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updated: 624 PM EST Mon Feb 27 2017
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Wallisch Farm in the snow

Winter at the Wallisch Farm along Lincoln Ave. in West Milford, NJ - January 24, 2017   MORE PICTURES!

See more about Long Pond Ironworks!  For more pictures of common North Jersey Bird feeder visitors go to our Bird page. Check out our new rt23 Staff Walkabout photo journals for Great Falls pictures and more on our scenery page!



February 14, 2017 - (17/9) TRENTON - The New Jersey State Forest Fire Service advises residents that its seasonal prescribed burning program - which reduces wildfire risks by burning away the buildup of undergrowth, fallen trees and branches, leaves, pine needles and other debris on forest floors - is under way. Residents are advised that they may see large plumes of smoke in areas where these controlled burns are being conducted.

Prescribed burns will take place through the end of March, conditions permitting. These burns are generally conducted during the winter - especially toward the late-winter months - to minimize the amount of smoke produced, and when weather conditions tend to be safer for controlled fires.

"Prescribed burning is an important tool in keeping our forests and other wildlands safe and healthy," said Bill Edwards, Chief of the New Jersey Forest Fire Service. "These burns are conducted only under exacting conditions by highly trained personnel. By burning them away now, we can reduce the risk of these materials serving as tinder for wildfires later in the year. This practice also improves the overall ecological health of our forests and grasslands."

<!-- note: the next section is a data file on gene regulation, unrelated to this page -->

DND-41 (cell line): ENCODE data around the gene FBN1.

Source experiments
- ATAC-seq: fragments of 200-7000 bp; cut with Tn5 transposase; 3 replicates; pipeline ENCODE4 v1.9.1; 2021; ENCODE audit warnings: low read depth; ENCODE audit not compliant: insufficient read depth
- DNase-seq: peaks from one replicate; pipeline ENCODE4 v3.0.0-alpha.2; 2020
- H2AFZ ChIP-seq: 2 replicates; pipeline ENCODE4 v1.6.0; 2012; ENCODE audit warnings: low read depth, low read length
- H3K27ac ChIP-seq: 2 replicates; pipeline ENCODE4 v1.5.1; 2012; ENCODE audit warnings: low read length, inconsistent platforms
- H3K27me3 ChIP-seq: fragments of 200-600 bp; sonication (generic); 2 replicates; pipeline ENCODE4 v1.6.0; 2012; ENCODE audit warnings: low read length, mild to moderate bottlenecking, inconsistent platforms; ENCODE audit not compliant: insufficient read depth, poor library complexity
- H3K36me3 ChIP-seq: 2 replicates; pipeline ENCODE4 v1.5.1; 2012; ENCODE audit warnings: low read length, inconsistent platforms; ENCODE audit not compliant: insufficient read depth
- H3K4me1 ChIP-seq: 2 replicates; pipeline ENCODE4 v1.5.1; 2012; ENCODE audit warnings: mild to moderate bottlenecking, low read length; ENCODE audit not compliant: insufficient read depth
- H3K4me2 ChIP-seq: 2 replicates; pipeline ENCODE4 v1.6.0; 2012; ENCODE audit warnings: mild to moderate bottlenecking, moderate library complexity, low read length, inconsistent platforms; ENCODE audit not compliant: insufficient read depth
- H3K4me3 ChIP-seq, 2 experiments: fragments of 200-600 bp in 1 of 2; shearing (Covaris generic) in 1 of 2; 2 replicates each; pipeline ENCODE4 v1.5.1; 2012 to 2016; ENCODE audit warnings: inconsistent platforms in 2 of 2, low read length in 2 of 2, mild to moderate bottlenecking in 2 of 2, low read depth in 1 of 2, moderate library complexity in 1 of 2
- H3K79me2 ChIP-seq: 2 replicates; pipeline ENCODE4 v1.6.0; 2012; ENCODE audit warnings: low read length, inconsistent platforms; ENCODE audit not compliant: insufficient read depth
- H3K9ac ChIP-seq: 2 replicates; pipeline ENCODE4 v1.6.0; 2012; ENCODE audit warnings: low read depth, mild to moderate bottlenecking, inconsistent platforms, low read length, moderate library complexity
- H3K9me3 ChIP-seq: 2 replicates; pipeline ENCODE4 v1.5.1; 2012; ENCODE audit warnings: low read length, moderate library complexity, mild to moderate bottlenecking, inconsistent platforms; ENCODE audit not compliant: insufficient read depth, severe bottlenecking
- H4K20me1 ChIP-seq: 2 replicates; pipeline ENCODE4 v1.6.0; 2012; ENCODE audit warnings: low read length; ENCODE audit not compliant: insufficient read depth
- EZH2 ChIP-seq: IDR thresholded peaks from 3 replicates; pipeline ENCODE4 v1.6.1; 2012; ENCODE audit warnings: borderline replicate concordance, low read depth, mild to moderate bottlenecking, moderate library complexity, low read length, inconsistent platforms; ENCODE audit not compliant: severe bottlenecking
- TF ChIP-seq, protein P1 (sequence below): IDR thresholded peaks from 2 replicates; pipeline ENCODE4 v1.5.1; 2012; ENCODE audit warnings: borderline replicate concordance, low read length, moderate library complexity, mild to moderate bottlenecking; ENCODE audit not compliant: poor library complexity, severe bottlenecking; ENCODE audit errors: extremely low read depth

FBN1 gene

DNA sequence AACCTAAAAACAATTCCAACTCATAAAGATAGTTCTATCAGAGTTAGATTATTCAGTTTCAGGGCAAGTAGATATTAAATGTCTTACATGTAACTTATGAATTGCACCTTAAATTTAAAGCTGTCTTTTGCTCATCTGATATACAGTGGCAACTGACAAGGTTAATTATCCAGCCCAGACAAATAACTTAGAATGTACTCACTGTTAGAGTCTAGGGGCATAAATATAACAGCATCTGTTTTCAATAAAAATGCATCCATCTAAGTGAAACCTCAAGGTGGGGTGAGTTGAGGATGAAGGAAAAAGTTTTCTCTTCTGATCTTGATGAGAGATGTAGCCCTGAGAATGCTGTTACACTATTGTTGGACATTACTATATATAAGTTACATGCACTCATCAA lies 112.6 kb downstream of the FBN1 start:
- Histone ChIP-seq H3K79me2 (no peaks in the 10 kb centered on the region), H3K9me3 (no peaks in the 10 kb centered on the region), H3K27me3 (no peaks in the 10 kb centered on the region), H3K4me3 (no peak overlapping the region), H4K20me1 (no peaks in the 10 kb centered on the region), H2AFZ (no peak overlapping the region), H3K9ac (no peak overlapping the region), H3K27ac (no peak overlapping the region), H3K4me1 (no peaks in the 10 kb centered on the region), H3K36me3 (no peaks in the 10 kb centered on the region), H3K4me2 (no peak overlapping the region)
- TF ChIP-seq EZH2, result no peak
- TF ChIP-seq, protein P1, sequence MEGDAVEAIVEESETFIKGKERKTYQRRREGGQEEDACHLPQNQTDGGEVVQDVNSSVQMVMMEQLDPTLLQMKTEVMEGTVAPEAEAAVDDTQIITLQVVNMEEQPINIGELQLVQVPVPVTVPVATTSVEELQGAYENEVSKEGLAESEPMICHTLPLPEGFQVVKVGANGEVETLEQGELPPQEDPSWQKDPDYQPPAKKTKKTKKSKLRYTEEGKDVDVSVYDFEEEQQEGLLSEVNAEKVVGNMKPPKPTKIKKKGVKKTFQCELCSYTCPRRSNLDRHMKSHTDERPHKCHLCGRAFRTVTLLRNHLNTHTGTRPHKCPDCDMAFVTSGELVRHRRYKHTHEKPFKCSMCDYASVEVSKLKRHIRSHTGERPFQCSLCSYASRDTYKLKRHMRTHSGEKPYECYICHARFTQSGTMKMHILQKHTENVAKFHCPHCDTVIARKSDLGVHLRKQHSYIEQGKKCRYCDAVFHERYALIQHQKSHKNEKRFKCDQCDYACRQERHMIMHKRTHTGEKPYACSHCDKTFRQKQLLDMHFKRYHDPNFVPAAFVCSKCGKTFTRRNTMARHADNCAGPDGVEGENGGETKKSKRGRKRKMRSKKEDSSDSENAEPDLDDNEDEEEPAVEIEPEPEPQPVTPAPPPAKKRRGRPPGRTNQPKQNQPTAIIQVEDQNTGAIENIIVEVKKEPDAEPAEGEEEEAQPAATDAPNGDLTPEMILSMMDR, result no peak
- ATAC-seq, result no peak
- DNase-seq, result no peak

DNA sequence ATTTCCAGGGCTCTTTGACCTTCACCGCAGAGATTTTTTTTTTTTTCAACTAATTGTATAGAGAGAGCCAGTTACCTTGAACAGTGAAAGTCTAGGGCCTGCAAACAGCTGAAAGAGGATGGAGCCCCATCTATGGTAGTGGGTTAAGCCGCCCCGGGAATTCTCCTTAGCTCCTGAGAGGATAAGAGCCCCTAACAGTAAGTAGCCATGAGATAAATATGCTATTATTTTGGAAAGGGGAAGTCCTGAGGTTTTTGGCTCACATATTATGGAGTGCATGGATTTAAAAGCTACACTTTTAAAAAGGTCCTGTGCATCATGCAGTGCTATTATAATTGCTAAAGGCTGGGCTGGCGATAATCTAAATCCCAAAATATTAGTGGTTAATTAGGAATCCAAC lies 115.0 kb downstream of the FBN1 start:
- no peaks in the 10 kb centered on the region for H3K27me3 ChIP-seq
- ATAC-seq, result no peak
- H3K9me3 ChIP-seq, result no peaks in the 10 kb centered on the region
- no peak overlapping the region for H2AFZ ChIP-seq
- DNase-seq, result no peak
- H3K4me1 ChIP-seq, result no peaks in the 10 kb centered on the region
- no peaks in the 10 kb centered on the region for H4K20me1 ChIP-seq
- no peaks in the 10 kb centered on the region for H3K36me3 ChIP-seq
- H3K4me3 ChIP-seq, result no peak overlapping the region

The New Jersey Division of Parks and Forestry will provide as much notice as possible of prescribed burns through its Facebook page at: www.facebook.com/newjerseyforests. The public may also contact the State Forest Fire Service at (609) 292-2977 about the prescribed burning program and where burns are expected to be conducted. When in doubt about the source of smoke or fire, call 9-1-1 or 877-WARN-DEP (877-927-6337).

The peak wildfire season in New Jersey typically begins in middle to late March and runs through late spring, when the weather tends to be dry, windy and warmer. This also is the time of year when forest canopies and undergrowth have yet to leaf out, making forest debris more susceptible to the drying effects of wind and sunshine.

Because of the types of trees and shrubs it supports, the sprawling Pinelands region of southern New Jersey is particularly susceptible to wildfires and is typically the focus of much of the prescribed burning activity conducted by the Forest Fire Service.

During prescribed burns, Forest Fire Service personnel use hand-held torches to set smaller fires to burn away fallen leaves, pine needles, fallen branches and other debris on the forest floor. The personnel take into account wind, moisture and other conditions. These prescribed fires do not reach the forest canopy or cause significant loss of mature trees as wildfires do.

While the annual burning program began late last year, the Forest Fire Service is entering peak season for controlled burns. The Forest Fire Service expects to burn between 10,000 and 20,000 acres of forests and grasslands this season, depending on weather conditions. Most burns take place on state-owned property, such as state forests, parks and wildlife management areas.